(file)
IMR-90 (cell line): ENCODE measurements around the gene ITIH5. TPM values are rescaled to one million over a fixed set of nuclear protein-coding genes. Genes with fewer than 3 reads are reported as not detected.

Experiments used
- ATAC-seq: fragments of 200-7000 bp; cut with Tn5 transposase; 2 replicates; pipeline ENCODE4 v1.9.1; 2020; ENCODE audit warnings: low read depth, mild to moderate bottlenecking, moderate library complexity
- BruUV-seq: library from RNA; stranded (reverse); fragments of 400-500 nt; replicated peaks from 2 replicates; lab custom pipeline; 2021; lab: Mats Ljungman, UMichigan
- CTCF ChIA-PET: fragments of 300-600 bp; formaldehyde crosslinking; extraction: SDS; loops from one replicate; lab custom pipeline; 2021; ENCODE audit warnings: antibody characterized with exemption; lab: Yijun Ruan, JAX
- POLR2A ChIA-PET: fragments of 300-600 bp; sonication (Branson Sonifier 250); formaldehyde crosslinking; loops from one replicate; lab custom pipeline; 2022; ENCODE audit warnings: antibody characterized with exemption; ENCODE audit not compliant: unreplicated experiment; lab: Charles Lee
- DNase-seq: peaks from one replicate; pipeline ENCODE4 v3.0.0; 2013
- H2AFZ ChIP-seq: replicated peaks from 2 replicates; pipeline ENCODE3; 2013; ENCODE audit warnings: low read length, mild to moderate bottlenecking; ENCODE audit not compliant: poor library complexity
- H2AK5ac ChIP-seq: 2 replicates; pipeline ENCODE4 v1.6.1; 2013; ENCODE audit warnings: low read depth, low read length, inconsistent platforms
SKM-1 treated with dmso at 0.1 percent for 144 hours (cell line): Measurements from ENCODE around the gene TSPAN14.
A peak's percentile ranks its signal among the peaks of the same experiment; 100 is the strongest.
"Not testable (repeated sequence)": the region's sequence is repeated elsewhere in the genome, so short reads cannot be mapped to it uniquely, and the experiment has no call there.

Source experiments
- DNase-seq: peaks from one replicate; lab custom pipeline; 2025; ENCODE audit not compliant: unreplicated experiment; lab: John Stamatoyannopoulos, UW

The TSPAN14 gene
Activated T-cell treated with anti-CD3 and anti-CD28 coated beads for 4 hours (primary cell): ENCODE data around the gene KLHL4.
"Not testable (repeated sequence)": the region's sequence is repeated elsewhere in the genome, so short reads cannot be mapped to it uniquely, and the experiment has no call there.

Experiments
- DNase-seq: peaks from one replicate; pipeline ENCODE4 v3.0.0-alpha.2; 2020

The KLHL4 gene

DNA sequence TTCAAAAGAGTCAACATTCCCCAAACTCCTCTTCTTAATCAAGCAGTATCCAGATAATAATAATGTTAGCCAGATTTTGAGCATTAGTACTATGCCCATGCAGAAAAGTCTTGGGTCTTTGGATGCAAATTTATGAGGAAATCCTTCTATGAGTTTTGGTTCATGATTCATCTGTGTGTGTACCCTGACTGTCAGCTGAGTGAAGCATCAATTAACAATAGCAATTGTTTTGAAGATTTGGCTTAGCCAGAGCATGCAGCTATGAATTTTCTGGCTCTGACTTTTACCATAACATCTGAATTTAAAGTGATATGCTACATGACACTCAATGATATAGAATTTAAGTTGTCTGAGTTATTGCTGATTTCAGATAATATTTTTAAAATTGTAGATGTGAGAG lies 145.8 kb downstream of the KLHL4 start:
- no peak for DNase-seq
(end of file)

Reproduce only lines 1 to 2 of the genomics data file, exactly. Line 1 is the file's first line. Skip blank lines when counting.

IMR-90 (cell line): ENCODE measurements around the gene ITIH5. TPM values are rescaled to one million over a fixed set of nuclear protein-coding genes. Genes with fewer than 3 reads are reported as not detected.

Experiments used